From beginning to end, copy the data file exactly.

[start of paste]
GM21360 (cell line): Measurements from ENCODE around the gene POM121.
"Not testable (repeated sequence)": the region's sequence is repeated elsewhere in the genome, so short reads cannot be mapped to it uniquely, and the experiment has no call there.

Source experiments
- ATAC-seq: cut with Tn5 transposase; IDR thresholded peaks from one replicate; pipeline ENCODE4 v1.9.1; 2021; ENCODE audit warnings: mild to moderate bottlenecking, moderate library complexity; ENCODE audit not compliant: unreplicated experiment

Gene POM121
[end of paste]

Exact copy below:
GM21360 (cell line): Measurements from ENCODE around the gene POM121.
"Not testable (repeated sequence)": the region's sequence is repeated elsewhere in the genome, so short reads cannot be mapped to it uniquely, and the experiment has no call there.

Source experiments
- ATAC-seq: cut with Tn5 transposase; IDR thresholded peaks from one replicate; pipeline ENCODE4 v1.9.1; 2021; ENCODE audit warnings: mild to moderate bottlenecking, moderate library complexity; ENCODE audit not compliant: unreplicated experiment

Gene POM121